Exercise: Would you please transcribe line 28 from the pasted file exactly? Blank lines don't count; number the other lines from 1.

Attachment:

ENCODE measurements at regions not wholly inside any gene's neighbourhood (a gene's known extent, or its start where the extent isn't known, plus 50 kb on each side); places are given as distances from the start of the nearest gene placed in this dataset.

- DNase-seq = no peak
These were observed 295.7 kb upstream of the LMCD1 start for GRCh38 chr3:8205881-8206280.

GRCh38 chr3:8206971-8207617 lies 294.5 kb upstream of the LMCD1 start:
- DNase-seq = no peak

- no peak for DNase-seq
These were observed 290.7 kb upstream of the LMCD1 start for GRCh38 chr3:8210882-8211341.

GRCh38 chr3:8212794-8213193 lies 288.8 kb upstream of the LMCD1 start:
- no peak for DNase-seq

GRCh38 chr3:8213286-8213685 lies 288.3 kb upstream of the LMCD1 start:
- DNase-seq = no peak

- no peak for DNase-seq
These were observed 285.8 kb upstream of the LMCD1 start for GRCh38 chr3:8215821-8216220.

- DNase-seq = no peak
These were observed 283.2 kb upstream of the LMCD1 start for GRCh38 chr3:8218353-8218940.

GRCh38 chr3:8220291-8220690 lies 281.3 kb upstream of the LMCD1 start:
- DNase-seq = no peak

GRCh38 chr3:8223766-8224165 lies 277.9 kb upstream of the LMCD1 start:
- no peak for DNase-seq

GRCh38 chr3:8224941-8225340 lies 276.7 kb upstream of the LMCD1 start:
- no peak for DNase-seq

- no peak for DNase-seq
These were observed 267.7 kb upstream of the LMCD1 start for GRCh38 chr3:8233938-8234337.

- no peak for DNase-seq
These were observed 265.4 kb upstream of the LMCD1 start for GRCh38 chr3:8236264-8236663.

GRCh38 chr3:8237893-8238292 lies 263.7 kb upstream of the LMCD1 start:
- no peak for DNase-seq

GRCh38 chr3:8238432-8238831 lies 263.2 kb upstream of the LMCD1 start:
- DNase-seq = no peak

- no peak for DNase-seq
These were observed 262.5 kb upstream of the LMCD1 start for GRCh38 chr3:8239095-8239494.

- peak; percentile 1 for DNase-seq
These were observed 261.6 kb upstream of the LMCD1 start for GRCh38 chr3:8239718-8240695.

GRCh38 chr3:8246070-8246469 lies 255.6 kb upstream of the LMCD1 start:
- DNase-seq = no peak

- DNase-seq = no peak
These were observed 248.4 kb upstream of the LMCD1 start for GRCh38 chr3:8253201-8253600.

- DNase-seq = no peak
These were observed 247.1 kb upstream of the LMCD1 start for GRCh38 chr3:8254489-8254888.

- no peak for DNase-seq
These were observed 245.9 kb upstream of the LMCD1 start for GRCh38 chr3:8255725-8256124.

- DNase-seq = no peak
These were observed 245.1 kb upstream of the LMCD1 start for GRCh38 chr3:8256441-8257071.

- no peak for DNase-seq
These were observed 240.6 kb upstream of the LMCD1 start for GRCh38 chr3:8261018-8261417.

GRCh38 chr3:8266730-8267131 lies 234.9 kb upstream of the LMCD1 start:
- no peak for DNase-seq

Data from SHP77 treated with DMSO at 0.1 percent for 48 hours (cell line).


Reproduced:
GRCh38 chr3:8238432-8238831 lies 263.2 kb upstream of the LMCD1 start: